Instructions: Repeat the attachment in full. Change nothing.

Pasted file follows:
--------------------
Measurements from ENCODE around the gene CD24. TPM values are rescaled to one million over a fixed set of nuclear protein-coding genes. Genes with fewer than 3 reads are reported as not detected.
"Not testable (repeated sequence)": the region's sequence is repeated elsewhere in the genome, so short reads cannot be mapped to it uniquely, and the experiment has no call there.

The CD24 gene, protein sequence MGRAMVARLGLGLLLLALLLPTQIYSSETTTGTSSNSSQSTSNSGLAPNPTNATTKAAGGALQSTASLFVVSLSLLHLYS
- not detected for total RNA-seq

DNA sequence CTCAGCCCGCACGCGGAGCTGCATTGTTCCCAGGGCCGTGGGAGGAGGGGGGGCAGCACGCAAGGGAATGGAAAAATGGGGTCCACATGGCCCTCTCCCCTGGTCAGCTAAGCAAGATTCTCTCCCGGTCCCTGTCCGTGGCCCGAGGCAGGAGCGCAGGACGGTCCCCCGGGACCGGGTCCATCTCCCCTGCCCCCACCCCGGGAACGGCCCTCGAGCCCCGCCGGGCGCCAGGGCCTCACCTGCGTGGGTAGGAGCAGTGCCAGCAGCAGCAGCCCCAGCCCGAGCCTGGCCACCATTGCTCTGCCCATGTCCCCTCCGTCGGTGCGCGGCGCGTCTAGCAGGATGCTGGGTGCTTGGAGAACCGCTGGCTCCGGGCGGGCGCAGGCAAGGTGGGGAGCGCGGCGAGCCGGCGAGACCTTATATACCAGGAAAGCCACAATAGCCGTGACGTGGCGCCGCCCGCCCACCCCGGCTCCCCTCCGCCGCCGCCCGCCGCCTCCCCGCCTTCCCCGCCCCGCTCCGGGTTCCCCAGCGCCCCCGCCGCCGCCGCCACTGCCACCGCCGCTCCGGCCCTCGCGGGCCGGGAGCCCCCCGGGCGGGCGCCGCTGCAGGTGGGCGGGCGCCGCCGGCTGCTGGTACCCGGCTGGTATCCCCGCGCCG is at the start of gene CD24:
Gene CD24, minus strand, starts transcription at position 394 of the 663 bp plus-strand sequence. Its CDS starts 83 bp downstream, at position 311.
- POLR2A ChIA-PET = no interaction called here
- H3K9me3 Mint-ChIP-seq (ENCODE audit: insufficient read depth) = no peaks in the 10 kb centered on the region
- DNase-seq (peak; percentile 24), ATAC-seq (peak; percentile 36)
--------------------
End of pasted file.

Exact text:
Measurements from ENCODE around the gene CD24. TPM values are rescaled to one million over a fixed set of nuclear protein-coding genes. Genes with fewer than 3 reads are reported as not detected.
"Not testable (repeated sequence)": the region's sequence is repeated elsewhere in the genome, so short reads cannot be mapped to it uniquely, and the experiment has no call there.

The CD24 gene, protein sequence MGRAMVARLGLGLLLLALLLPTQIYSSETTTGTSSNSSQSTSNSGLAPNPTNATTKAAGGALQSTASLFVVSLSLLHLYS
- not detected for total RNA-seq

DNA sequence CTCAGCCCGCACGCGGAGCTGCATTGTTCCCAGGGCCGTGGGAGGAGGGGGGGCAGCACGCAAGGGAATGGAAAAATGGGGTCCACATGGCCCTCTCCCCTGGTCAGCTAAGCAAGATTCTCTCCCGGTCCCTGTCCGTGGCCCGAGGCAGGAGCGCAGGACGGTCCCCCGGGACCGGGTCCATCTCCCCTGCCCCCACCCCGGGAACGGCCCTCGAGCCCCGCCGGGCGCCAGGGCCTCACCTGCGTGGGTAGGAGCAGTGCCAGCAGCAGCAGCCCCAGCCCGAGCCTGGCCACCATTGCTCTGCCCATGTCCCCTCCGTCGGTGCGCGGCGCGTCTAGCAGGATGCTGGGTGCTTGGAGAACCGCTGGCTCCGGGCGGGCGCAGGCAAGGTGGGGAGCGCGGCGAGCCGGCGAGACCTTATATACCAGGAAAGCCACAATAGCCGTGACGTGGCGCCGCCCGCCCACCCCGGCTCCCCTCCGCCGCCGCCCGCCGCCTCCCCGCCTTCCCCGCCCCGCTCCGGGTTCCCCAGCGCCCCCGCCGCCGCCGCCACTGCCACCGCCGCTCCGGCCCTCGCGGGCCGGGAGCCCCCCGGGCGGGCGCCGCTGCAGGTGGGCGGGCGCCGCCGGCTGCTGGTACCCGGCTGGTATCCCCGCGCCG is at the start of gene CD24:
Gene CD24, minus strand, starts transcription at position 394 of the 663 bp plus-strand sequence. Its CDS starts 83 bp downstream, at position 311.
- POLR2A ChIA-PET = no interaction called here
- H3K9me3 Mint-ChIP-seq (ENCODE audit: insufficient read depth) = no peaks in the 10 kb centered on the region
- DNase-seq (peak; percentile 24), ATAC-seq (peak; percentile 36)